This is what living within a big historical event looks like
Christopher Caldwell’s The Age of Entitlement (Simon & Schuster, 2020) is a cranky book with lots of insights into how and why America has changed since the mid-20th century. Here are seven.
1. Why the 1960s feminist revolution? Caldwell notes that between 1920 and 1958, women went from one-third of college students to one-fourth. The GI Bill worked well for men, but “women were left stranded in empty houses full of high-powered cleaning machinery. This had never been their lot before.”
2. How did President Lyndon Johnson and Secretary of Defense Robert McNamara misunderstand the war in Vietnam? Johnson, seeing war as an anti-poverty project, launched a Mekong River Redevelopment Commission: “We’re going to turn the Mekong into a Tennessee Valley.” McNamara was a suite-level numbers guy. Caldwell writes that the war, not the protests against it, was “the sister movement to the Civil Rights Act and the Great Society.”
3. How did President Ronald Reagan succeed and fail? Caldwell says “Reagan changed the country’s political mood for a while, but left its structures untouched.”
4. Why has globalization created such a backlash? The main purpose of “global value chains … was not industrial (seeking out value in the earth’s far corners) but political (getting across the border to someplace, anyplace, where the obligations to workers that American companies had accumulated since the New Deal could be repudiated). Sneaking a manufacturing operation out the door one stage of production at a time aroused less disruption, suspicion, and controversy than moving it lock, stock, and barrel.”
5. How did the federal government contribute to the Great Recession of 2008? Under political pressure the Federal National Mortgage Association (Fannie Mae) and its two siblings, Ginnie Mae and Freddie Mac, pushed dangerous mortgages onto borrowers who did not have the funds to handle them. By 2007 these federally backed entities were supposed to have low-income loans be 56 percent of their portfolios, and two-fifths of those were high risk. Almost half of new homeowners had no down payments: “Banks had trillions of dollars in loans on their books that would never have been made, absent government pressure.”
6. What’s one reason the number of births has declined? Philosopher Bertrand Russell even in the 1920s, despite being a “free love” advocate, forecast what would happen if the government replaced fathers as protectors and providers: “It would eliminate from their lives the only emotion equal in importance to sex love. … It would make men less active and probably cause them to retire earlier from work. … The elimination of paternity as a recognized social relation would tend to make men’s emotional life trivial and thin, causing in the end a slowly growing boredom and despair.”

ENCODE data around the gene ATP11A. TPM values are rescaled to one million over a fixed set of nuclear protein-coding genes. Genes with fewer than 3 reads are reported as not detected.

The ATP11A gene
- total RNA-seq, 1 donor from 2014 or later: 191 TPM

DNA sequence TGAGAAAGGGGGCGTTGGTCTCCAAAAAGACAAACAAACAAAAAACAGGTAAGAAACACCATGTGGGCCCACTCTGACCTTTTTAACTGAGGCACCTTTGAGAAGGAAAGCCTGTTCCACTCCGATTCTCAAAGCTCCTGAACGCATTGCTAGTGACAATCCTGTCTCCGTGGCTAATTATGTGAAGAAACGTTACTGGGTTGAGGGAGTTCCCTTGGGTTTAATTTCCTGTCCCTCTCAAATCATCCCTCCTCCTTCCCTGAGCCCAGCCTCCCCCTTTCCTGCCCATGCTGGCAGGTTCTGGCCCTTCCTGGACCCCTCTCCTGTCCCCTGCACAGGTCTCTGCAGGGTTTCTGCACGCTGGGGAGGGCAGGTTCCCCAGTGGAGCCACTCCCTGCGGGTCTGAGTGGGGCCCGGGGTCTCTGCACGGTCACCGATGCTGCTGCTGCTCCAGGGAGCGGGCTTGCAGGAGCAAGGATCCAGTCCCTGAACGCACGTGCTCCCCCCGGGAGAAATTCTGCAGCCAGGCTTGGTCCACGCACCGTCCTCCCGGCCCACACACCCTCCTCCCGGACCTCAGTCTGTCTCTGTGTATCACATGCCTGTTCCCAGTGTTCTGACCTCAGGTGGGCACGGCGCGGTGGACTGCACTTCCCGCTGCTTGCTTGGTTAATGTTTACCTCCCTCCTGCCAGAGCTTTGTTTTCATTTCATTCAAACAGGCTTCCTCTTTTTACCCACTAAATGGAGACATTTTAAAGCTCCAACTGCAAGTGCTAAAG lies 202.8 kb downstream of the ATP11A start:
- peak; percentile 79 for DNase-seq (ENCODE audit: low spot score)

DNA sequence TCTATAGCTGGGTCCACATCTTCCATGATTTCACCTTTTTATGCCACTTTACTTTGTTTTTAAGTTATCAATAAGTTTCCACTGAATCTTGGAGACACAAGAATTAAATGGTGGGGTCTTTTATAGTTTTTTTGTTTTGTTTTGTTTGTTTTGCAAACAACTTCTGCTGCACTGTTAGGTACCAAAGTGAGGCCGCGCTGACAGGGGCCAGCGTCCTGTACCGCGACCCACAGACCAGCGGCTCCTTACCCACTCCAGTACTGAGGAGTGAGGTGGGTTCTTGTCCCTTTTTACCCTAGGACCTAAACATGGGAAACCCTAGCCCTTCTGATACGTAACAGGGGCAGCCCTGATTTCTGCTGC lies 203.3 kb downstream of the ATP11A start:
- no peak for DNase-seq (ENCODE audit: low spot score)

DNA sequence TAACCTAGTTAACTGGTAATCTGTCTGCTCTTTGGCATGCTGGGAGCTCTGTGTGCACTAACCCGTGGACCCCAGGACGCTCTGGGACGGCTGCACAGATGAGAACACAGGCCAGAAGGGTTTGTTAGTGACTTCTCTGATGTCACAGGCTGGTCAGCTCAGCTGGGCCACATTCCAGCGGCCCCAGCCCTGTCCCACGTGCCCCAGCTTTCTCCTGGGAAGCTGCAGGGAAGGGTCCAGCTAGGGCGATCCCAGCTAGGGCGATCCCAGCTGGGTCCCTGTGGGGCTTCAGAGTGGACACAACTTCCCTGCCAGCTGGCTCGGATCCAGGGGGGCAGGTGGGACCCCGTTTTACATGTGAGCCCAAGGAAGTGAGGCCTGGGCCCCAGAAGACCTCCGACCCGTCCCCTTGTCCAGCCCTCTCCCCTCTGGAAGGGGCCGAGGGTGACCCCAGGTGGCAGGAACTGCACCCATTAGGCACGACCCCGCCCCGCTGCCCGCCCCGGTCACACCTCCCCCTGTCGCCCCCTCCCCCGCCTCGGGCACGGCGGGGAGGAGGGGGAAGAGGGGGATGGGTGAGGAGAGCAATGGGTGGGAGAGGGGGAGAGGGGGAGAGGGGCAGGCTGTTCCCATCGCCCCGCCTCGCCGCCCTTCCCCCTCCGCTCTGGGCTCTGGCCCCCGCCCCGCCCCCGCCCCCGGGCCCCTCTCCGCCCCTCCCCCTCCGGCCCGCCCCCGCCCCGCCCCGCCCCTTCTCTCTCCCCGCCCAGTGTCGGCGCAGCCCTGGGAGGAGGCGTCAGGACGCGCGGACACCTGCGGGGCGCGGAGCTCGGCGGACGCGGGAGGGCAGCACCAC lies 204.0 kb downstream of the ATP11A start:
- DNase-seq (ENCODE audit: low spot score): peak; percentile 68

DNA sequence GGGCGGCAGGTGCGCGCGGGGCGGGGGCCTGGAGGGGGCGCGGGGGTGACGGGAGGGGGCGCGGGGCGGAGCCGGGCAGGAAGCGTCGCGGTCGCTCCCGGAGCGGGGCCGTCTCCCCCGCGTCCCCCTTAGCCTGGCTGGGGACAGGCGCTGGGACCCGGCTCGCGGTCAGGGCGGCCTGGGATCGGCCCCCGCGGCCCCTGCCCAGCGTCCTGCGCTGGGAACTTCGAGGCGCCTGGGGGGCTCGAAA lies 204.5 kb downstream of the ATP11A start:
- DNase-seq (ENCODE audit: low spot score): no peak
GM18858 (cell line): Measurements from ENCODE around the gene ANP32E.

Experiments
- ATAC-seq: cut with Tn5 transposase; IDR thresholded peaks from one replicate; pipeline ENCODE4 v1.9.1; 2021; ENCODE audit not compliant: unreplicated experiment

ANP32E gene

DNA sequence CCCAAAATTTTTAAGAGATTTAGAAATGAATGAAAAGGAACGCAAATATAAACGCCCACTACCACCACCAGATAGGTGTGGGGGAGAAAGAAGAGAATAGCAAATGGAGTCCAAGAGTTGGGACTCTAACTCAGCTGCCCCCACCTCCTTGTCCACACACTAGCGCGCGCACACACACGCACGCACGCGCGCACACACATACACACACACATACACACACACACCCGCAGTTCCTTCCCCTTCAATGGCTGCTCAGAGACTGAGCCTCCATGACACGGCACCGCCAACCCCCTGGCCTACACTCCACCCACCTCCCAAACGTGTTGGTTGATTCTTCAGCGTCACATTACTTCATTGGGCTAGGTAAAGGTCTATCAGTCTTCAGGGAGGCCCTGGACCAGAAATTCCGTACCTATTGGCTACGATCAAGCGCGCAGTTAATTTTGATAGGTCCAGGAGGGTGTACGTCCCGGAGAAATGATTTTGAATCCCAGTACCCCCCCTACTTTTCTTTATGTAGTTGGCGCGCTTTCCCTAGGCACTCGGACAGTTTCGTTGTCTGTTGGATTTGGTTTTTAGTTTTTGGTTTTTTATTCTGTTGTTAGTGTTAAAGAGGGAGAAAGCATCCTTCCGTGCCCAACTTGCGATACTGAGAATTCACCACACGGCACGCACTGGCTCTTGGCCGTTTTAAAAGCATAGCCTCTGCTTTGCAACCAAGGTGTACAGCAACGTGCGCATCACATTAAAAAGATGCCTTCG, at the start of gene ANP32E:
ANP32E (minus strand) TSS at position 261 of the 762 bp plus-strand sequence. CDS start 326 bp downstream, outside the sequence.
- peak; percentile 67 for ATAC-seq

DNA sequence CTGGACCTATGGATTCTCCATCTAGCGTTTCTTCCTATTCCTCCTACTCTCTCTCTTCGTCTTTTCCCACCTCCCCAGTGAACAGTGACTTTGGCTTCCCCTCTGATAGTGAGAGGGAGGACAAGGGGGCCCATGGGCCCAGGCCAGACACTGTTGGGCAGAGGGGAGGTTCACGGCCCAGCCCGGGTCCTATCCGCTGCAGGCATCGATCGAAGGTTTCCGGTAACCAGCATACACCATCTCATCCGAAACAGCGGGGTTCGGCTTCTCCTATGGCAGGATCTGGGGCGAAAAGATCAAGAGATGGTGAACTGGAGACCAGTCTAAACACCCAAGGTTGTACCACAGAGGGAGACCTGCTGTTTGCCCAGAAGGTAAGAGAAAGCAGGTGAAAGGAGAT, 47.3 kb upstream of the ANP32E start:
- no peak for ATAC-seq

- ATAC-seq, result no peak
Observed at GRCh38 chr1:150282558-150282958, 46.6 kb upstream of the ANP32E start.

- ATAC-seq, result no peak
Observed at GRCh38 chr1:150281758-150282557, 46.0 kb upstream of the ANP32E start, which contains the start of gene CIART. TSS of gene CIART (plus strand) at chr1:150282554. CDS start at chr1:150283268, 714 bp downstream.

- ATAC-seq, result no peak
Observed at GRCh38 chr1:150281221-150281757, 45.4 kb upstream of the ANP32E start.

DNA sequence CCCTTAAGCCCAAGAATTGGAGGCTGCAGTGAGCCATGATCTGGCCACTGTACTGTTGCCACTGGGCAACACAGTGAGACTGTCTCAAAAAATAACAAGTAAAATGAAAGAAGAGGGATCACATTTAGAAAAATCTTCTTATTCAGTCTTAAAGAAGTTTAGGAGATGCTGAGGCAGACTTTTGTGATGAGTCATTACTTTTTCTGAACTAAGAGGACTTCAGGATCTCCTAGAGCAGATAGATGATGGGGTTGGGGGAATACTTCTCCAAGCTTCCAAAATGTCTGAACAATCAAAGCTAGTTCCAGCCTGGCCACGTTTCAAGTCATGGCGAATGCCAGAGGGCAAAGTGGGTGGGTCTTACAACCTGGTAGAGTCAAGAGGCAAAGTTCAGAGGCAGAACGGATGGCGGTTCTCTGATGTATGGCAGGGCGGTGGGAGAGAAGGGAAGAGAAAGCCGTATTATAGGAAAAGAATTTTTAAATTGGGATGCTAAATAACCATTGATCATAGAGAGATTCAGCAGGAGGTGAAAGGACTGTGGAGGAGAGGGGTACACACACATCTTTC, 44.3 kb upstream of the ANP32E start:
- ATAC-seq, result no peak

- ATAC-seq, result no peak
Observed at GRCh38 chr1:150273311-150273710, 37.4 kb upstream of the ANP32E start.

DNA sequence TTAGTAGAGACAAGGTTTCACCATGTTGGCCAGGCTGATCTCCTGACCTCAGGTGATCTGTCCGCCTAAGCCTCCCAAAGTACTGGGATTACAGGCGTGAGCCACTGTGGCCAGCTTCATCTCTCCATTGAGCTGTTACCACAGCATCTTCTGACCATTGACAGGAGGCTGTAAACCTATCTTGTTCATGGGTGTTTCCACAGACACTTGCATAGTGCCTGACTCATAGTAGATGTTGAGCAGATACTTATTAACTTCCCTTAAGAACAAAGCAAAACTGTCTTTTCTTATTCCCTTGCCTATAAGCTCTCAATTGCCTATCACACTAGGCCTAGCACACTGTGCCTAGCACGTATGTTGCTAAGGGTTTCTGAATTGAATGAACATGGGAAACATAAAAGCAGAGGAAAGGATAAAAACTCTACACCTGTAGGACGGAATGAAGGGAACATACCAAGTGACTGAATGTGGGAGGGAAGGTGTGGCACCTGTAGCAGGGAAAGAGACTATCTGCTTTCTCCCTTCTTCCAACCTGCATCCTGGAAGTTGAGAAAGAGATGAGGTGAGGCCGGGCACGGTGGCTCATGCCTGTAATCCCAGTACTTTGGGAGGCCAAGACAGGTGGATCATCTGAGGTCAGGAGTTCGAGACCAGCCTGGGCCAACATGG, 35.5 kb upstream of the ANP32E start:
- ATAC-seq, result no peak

7. In what field during the last 50 years have we had a big breakthrough? “Not in travels but in communications. The distance abolished was the kind that is in people’s heads. … Computers have been not so much an expression of America’s historic ingenuity as an alternative to it.”
Christopher Caldwell’s analysis also bulwarked two of my own thoughts:
Why did school busing create such a backlash in Boston? Rich whites were pushing around poor whites without risking anything themselves. Judge W. Arthur Garrity, who lived in the wealthy, 100 percent white suburb of Wellesley and issued the decree, appointed a panel of “distinguished experts” to study the controversy. Massachusetts Senate President William Bulger said they were distinguished “only in the sense that not one of them was the parent of a child who would be affected by forced busing.” White children made up 60 percent of the Boston public school system when busing began in 1974, but only 20 percent less than a decade later.
How have the Iraq and Afghanistan wars hurt the U.S. as well as the inhabitants of those countries? Beyond deaths and injuries, George W. Bush’s administration incurred debts greater than those presided over by any other Republican president—partly to finance the war and partly to raise social spending so Democrats wouldn’t rebel. The national debt doubled during the Bush years, doubled again during the Obama years, and is rising by 1 trillion dollars per year under Donald Trump.